I’ve posted many DXing videos to YouTube over the years demonstrating the Perseus SDR. A common question from other SDR users is: “how do you create your videos and retain good video quality after uploading to YouTube?” Below are some notes I’ve made about the process, which was written for Windows 7. I now use Windows 10 and this process remains largely unchanged.
I use Camstudio Version 2.00 to capture video from the Window’s desktop. Within Camstudio, I have the audio set to “Record from Microphone” under the Options pull down menu. Under the same Options menu, I have the “Audio Options for Microphone” and “Audio Capture Device” set for “Stereo Mix (Realtek High Definition)”. This will likely be slightly different depending on the soundcard that you’re using, but “Stereo Mix” (Windows feature) is what you’re looking for. If you’re using a virtual audio cable, such a VAC, then this may also work fine (it does for me). If you’re unable to select “Stereo Mix” then you may need to Google how to enable it in your particular version of Windows. Sometimes this isn’t enabled by default in Windows. In Camstudio, under the same dialog box, I have the “Recording Format” set to 22.05 Khz, mono, 16-bit and “Compressed format” set to “PCM”.
For the video settings, I use the Camstudio Lossless Codec v1.4 which is a separate download from Camstudio. Within the settings for the lossless codec, set the “Quality” slider to 100.
After I’ve captured the video with Camstudio, I bring the AVI file into Window’s Live Movie Maker (which is different than “Windows Movie Maker”). Live Movie Maker is available freely from Microsoft’s website. After importing the AVI file into Live Movie Maker, I can add titles, transition effects, etc. to spruce up the video a bit. When the editing is complete, the video may be uploaded directly to YouTube from Live Movie Maker. During the upload process, you may select the video resolution. I’ve been using 1280 x 720 with good results.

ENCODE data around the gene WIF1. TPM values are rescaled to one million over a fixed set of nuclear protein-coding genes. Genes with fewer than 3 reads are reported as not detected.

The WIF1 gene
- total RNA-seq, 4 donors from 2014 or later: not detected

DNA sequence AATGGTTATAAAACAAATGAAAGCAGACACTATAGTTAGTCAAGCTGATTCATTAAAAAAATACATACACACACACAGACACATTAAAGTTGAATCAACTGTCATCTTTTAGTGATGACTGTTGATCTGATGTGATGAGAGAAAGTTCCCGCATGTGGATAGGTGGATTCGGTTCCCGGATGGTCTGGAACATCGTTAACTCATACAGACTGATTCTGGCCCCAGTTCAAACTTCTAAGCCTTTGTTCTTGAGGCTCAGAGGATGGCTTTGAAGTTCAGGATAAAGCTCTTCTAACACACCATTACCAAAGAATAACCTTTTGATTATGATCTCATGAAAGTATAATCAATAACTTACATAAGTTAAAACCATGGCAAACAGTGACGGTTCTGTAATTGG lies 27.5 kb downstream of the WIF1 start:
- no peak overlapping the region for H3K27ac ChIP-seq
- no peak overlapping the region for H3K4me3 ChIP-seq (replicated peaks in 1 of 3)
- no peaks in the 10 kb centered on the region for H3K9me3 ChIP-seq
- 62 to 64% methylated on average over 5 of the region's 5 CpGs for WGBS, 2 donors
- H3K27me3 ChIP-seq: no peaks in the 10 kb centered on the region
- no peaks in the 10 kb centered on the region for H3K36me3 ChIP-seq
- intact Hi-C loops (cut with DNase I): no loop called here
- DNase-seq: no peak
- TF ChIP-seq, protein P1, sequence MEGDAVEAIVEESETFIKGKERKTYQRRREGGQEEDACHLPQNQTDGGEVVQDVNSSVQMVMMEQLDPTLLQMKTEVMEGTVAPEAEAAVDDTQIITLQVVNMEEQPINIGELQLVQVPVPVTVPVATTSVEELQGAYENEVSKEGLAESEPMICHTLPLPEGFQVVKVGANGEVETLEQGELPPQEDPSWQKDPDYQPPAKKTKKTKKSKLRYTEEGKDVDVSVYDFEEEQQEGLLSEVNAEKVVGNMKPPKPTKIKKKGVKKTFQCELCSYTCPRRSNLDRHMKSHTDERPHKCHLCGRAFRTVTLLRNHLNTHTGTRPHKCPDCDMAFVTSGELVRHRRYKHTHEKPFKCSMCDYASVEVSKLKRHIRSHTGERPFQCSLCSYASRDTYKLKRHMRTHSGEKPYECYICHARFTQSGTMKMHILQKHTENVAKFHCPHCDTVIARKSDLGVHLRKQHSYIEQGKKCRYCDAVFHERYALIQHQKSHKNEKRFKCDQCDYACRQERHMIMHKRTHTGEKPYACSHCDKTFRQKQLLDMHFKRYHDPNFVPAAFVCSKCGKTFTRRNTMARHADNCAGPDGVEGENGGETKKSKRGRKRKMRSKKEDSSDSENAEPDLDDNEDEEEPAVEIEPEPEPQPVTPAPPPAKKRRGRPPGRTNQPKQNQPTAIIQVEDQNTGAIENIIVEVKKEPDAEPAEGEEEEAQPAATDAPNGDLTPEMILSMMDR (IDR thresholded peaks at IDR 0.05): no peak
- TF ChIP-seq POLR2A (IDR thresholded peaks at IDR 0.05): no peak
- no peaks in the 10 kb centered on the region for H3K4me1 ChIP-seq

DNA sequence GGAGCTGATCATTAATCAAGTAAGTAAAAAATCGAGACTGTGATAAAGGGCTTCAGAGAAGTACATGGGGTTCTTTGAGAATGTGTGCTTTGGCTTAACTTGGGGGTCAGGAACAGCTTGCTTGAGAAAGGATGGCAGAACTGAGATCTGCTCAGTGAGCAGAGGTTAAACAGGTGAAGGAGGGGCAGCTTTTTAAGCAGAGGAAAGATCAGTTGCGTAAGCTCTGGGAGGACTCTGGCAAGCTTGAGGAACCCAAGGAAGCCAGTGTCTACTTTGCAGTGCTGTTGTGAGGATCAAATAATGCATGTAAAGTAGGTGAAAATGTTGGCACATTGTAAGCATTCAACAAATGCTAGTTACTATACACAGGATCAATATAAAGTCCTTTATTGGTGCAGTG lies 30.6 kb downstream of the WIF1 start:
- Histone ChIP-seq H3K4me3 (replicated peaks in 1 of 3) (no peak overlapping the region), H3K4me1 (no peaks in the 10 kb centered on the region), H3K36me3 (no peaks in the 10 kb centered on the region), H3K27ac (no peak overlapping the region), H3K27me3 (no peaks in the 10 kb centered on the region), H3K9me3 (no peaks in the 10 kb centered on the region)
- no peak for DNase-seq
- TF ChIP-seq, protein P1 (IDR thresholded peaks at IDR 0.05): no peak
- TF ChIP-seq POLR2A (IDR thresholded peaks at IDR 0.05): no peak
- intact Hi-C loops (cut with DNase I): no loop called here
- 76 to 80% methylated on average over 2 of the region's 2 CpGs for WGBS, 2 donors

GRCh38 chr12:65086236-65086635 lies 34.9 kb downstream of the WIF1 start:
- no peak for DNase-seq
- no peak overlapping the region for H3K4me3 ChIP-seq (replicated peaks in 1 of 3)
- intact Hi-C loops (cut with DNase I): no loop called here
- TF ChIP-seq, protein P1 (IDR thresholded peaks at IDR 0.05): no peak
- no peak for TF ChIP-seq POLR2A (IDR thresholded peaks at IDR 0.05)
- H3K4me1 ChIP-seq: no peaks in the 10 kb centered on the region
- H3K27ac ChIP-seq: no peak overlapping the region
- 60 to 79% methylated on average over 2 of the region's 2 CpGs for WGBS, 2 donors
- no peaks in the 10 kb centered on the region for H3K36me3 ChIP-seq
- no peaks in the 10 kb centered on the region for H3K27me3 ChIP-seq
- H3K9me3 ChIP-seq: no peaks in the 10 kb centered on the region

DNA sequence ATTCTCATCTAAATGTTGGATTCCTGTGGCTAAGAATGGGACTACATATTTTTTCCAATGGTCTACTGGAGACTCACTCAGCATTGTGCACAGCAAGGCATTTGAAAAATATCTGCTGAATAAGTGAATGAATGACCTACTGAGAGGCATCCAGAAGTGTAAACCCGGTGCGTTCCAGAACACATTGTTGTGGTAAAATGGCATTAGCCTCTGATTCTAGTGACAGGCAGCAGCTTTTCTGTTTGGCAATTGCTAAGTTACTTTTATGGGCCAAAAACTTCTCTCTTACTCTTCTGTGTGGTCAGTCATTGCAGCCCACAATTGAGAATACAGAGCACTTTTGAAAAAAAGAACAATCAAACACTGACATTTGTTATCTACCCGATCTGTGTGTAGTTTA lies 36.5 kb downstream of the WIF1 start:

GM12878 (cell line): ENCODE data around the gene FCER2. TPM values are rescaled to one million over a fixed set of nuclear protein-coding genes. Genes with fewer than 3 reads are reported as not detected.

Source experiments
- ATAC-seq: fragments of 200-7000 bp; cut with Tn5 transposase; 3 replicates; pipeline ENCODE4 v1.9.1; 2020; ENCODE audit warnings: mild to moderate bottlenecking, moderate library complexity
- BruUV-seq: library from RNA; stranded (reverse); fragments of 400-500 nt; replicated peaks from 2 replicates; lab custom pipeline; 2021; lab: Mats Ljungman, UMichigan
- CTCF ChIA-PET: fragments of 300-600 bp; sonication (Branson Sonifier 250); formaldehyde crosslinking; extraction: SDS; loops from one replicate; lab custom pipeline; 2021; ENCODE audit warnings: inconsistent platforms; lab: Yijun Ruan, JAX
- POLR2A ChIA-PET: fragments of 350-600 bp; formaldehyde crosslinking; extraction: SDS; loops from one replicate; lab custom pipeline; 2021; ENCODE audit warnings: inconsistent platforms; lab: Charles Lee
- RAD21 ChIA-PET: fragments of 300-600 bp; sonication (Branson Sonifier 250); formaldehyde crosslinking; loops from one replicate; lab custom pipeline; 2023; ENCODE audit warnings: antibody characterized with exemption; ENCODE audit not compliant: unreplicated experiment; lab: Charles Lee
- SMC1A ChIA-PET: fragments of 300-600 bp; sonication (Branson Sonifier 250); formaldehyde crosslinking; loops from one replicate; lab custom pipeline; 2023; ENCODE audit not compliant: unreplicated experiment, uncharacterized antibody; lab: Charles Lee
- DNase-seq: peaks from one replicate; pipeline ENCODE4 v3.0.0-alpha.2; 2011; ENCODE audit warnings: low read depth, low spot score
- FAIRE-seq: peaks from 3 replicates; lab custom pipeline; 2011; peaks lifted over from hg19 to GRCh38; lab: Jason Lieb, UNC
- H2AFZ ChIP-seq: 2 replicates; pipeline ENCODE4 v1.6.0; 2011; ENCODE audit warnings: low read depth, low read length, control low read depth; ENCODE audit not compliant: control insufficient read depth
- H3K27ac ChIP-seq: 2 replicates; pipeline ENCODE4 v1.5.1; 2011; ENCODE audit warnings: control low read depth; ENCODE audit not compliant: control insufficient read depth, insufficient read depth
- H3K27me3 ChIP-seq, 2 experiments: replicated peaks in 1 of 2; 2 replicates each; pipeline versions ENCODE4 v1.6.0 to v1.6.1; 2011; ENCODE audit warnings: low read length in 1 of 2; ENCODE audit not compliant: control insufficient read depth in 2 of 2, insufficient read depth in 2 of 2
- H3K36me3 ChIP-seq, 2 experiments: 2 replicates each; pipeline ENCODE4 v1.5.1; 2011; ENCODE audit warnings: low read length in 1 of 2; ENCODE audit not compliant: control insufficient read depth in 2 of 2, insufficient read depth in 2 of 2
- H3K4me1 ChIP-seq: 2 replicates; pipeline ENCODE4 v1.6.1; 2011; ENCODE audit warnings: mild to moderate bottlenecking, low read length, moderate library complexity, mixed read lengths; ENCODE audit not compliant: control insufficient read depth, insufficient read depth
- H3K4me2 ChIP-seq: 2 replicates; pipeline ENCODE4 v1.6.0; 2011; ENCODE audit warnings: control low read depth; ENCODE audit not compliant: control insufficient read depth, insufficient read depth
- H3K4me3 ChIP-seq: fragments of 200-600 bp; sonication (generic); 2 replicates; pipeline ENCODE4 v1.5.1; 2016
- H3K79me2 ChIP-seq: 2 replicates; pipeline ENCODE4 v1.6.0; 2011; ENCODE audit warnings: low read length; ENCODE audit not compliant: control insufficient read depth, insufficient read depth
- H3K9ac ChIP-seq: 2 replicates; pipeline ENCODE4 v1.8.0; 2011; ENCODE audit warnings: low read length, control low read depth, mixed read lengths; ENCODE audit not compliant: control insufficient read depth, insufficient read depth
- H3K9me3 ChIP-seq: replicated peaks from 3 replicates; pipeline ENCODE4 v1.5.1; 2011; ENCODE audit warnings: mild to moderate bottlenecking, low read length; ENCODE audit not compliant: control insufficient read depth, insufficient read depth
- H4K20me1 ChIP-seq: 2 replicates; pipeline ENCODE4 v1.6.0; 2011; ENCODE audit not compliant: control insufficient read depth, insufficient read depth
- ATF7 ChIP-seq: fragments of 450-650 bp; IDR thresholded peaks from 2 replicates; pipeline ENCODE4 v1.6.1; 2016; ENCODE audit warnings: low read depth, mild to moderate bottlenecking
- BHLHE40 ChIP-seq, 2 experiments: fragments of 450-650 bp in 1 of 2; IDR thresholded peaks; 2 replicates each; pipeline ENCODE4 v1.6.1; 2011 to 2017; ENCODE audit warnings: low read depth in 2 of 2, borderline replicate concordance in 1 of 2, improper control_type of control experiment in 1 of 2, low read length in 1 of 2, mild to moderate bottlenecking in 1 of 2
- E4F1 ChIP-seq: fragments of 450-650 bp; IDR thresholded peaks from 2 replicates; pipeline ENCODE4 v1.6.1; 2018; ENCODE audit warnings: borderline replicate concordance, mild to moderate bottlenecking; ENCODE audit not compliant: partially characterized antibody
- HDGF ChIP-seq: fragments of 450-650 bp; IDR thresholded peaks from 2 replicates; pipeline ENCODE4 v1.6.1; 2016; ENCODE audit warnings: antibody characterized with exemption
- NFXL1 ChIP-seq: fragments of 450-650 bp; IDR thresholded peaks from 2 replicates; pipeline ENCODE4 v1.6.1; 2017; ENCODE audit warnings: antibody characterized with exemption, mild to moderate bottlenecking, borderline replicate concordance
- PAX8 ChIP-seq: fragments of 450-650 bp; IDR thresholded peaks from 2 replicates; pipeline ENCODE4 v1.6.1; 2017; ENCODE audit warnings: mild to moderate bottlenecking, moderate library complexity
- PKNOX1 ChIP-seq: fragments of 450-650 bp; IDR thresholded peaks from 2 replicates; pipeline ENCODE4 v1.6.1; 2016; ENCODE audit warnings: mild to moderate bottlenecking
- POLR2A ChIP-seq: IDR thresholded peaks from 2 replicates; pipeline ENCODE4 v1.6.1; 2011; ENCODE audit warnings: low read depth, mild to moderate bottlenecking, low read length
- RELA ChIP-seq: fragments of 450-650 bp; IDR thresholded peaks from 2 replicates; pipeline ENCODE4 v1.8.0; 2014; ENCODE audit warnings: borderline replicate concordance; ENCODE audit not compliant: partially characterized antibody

I’ve spent a lot of time trying to find the best combination of the right Codecs to use that work with YouTube, various capture programs, editors, etc. and what I describe above has worked the best for me in regard to both simplicity and overall video quality. Best of all, the software is all free!
The only downside to this method is the 2gb AVI file size restriction encountered when using Camstudio. When capturing an active SDR waterfall display, it only takes a few minutes to hit that limit. When the limit is reached, there’s no warning in Camstudio during recording. Instead, the program will error out when saving the AVI file if it’s too large. To avoid this frustration, I will often have Windows Explorer open while continually watching the temp video file size that Camstudio is writing to disk during the recording process. Turning off, or even slowing down the waterfall, will greatly prolong the length of your video while allowing you to fit more recording time into that 2gb file size restriction. I’ve been unable to get around the 2gb restriction, which I believe is inherent with AVI files in general, without severely affecting the video quality. This is one reason my “waterfall videos” are short and another reason why I display the spectrum scope vs. waterfall when recording the videos.
Windows 10 update:
I’m mostly using the same method as described above, and still using Windows Live Movie Maker which still works with Windows 10, sort of. One feature that I lost within Movie Maker is the ability to directly upload to YouTube. This function now errors out on my machine in Windows 10, for whatever reason. Instead, I have to save and export the video out and manually upload the processed video to YouTube. Not a deal breaker, just slightly less convenient.
Hopefully this will be helpful to others wishing to upload their awesome SDR DXing videos to YouTube! If you’re using other methods and achieving good results then please comment below and share your YT page!